How Monesers are celebrating the holidays
Learn all about our different traditions for Christmas and New Year’s
Melissa, December 22, 2020
To say 2020 has been quite the whirlwind of a year would be an understatement. Given that, we’re looking forward to unwinding and celebrating the festive season (perhaps more so than any other year) in whatever way we can!
We’ve asked our multicultural team here at Monese to share how they’re planning to celebrate the holidays amidst all the ongoing craziness due to Covid-19, plus what new spin they’ll put on local traditions under the circumstances.
Colombians certainly know how to party — and the Christmas and New Year’s period is no exception! In fact, it’s perhaps the biggest party of the year for many Colombians. Colombians usually celebrate the holiday season with something called novenas. This is when they start celebrating the Christmas period nine days in advance. It’s usually a time for family and friends to gather and pray together. But, traditionally, it's also filled with lots of food, drinking, dancing and singing.
Andrea (from Colombia, lives in Estonia): “Due to the virus, my family back in Colombia are still celebrating novenas but just among our immediate family. Unfortunately, I wasn’t able to travel to Colombia this Christmas period to join them. Still, we have a small Colombian community here in Tallinn, so we're celebrating with each other".
Scotland’s big holiday celebration is Hogmanay on New Year’s Eve. Due to Covid-19, Edinburgh's Hogmanay, a world-renowned event, has been cancelled this year; however, families are still finding ways to celebrate — like eating the traditional steak pie on New Year’s Day! As for Christmas, one Moneser has found both pros and cons to the coronavirus restrictions around the holidays.
Jess (from Scotland, lives in England): “I have a big family, so normally we have more than 15 people on Christmas day, but it’ll just be six this year, which is a shame. Regarding Christmas shopping, I’ve done it pretty much all online! I've spent less because I’ve not been browsing in shops like I normally would and just picking stuff up. Everything I’ve bought I've been looking specifically for and searched for deals”.
In Poland, the most important date of the holiday season is Christmas Eve. The tradition is to fast the whole day and wait until supper for a grand feast of 12 meals (but no meat)! After dinner, everyone gathers to sing Christmas carols. Christmas presents are set under the tree, and they aren’t open until the first star rises in the sky. The little ones usually sit by the window, waiting for the first one to appear.
Karolina (from Poland, lives in Ireland): “I’ve ordered all my Christmas presents online this year! I’m not seeing my mom for the first time in my life this Christmas because of Covid. However, I’m going to have some family come over to my place, and we’ll connect with my mom on Skype to eat together”.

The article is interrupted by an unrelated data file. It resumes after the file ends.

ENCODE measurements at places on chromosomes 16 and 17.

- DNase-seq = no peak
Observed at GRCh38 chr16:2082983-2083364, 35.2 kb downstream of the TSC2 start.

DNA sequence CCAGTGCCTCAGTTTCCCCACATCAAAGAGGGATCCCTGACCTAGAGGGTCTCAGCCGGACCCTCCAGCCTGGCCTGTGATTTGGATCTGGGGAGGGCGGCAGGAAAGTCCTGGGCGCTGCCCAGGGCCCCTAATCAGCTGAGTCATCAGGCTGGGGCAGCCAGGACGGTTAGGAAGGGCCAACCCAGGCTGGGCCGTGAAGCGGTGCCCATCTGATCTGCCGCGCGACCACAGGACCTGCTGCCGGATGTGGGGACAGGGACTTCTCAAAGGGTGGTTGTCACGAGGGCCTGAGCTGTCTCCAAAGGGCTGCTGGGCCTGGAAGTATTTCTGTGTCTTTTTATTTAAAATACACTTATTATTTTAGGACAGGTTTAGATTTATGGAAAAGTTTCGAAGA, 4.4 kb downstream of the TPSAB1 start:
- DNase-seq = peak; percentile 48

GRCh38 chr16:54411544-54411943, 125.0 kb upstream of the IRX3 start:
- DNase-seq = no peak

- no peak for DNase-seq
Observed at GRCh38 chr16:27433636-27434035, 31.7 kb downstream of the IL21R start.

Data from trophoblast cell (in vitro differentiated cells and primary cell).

With recent developments of a new Covid-19 strain detected in the UK, travel restrictions are changing rapidly. So, before you head anywhere, it’s best to check the latest Covid-19 limitations for your tier and travel rules. The government has also published guidelines for making your Christmas bubble so you can celebrate the holiday with friends and family as safely as possible. This means there’s still a chance you can partake in the traditional Christmas meal on the 25th with your nearest and dearest. The main meal typically consists of roast turkey, vegetables and stuffing.
Joe from England: “I’m going to get a Covid test before I visit family locally, to try and make sure I don't infect them. I’m planning to buy gift cards, so I don't need to go to shops much because I don't want to risk catching Covid and then giving it to my family when I meet them at Christmas”.
In Romania, the holiday season is more than a month-long affair! It kicks off on 30 November on St. Andrew’s Day and lasts until 7 January with the celebration of Saint John the Baptist. In between, there are other major holidays such as Great Union Day, Saint Stephen’s Day and Saint Nicholas’ Day where the tradition is to polish your boots and leave them by the doorstep. Children who were well-behaved throughout the year will get candies and gifts in their boots (and a whip or a stick if they’ve been naughty).
Monica (from Romania, lives in Portugal): “Food is the main part of any holiday in Romania and Christmas is a true feast for the senses! There are a lot of pork meals. We also have sarmale, which is stuffed cabbage and cozonaci — a sort of sponge cake with nuts, cocoa and Turkish delight. It’s similar to the Italian panettone but more consistent. Tradition says it must be prepared on Christmas Eve”.
It’s safe to say that regardless of the outbreak and continued lockdowns across Europe, nothing is bringing down our Christmas spirit this time of year! How are you celebrating the holidays in 2020? Let us know on Facebook, Twitter, Instagram or email us at email@example.com to share your merry traditions with us.
Happy holidays! 🎄
Our take on Settled Status
The end of free movement is very much an important issue for us and the reason we’re sharing our experiences with you today.
How Monesers are celebrating the holidays
We’ve asked our multicultural team to share how they’re planning to celebrate the holidays
Back to school: what Moneser parents are spending on
As many of our Moneser parents prepare their little ones for the back to school season, we asked them how their spending has differed this year versus other years.